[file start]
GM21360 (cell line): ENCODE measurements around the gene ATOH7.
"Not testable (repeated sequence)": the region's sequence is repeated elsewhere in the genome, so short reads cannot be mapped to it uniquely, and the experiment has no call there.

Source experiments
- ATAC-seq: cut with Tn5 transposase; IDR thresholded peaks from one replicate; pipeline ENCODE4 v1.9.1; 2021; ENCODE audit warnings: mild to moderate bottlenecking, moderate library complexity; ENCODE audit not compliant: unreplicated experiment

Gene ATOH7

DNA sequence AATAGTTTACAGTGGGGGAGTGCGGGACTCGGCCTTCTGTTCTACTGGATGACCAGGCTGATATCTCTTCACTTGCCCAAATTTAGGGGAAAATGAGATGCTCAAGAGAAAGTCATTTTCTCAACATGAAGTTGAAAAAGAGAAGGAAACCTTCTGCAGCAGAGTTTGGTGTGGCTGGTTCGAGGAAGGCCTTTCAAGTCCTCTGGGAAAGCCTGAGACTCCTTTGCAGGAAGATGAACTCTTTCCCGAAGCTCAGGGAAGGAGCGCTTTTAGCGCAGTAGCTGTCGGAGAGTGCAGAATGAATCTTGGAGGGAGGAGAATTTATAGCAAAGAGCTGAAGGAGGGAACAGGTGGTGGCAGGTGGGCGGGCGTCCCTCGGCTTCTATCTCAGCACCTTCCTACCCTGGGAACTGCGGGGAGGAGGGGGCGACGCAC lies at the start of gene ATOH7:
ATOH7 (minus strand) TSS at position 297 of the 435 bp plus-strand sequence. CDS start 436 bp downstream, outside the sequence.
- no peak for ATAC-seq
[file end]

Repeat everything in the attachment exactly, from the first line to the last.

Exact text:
GM21360 (cell line): ENCODE measurements around the gene ATOH7.
"Not testable (repeated sequence)": the region's sequence is repeated elsewhere in the genome, so short reads cannot be mapped to it uniquely, and the experiment has no call there.

Source experiments
- ATAC-seq: cut with Tn5 transposase; IDR thresholded peaks from one replicate; pipeline ENCODE4 v1.9.1; 2021; ENCODE audit warnings: mild to moderate bottlenecking, moderate library complexity; ENCODE audit not compliant: unreplicated experiment

Gene ATOH7

DNA sequence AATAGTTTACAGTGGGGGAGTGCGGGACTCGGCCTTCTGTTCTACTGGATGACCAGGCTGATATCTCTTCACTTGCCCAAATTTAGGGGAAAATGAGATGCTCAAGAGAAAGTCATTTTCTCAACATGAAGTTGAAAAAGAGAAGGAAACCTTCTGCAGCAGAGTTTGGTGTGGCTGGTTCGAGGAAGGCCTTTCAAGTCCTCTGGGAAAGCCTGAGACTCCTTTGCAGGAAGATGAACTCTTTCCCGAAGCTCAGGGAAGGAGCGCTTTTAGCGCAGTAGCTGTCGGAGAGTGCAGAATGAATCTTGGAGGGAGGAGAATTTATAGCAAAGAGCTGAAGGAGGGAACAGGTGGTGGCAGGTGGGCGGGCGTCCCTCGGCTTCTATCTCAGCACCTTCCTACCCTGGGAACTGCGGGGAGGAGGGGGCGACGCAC lies at the start of gene ATOH7:
ATOH7 (minus strand) TSS at position 297 of the 435 bp plus-strand sequence. CDS start 436 bp downstream, outside the sequence.
- no peak for ATAC-seq